U.S. Trade Representative Michael Froman will meet today with Canadian lumber industry representatives to discuss the softwood lumber agreement, reports Ross Marowits for BNN.ca. The meeting is just a week before the end of the "one-year standstill period" which prohibits either country from issuing trade suits for the year following the expiration of the 2006 softwood lumber agreement.

Despite the looming Oct. 12 deadline, the U.S. and Canada have yet to draw up another softwood lumber agreement. Marowits reports that the prospects of drafting a new agreement that will benefit Canada are not good:

Few industry observers expect the Americans will budge from their quest for quotas to reduce Canada's share of the U.S. softwood lumber market.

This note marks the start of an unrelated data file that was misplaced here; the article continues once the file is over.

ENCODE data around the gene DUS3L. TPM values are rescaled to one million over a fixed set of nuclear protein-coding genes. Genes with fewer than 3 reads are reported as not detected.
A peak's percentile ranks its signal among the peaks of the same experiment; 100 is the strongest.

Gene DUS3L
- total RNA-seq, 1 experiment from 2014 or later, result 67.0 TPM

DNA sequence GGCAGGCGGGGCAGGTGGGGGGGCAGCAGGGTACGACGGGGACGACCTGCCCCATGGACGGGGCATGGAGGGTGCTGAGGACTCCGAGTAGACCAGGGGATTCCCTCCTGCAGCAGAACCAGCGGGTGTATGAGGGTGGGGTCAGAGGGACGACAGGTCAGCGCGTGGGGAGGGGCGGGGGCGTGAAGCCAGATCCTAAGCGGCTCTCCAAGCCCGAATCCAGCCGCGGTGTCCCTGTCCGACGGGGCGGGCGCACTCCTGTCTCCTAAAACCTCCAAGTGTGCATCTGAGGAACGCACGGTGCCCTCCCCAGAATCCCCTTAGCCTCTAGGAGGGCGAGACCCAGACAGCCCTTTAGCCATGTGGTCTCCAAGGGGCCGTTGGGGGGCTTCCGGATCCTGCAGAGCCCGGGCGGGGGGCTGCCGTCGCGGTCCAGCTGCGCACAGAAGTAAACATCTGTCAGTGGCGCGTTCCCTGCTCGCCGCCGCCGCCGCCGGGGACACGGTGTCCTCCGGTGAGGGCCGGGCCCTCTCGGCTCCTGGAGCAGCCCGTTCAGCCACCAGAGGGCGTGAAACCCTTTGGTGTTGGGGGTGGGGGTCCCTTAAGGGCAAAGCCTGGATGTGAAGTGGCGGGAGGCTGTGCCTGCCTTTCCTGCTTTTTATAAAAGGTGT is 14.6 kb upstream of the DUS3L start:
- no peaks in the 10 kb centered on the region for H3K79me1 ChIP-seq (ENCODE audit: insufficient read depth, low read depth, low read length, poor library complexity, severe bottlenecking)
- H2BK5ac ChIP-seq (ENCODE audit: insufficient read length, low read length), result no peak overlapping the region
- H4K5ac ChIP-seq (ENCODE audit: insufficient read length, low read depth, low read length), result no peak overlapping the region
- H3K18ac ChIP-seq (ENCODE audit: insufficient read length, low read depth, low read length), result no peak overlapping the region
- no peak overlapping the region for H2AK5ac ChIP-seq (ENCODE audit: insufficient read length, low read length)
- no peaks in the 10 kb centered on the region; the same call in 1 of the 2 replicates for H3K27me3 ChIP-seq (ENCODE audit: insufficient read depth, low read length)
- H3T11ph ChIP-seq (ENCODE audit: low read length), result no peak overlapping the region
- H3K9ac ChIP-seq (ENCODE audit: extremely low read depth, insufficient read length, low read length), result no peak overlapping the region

Canada has traditionally accounted for about one-third of the U.S. lumber market, but the U.S. is rumoured to want that to gradually decrease to 22 per cent, said Richard Garneau, CEO of Quebec-based Resolute Forest Products.

"It will be impossible for Canada to accept that," he said. ...

After the expiry of the previous softwood lumber deal in 1996, the U.S. Department of Commerce imposed a 32 per cent export duty, which was reduced to about 27 per cent in 2002 and remained at that level until a new agreement was reached four years later.

Garneau called on Ottawa to provide Canadian lumber producers loan guarantees and funding to offset anticipated legal costs and duties.

"We need assistance to defend ourselves against these abusive methods the U.S. has on trade."

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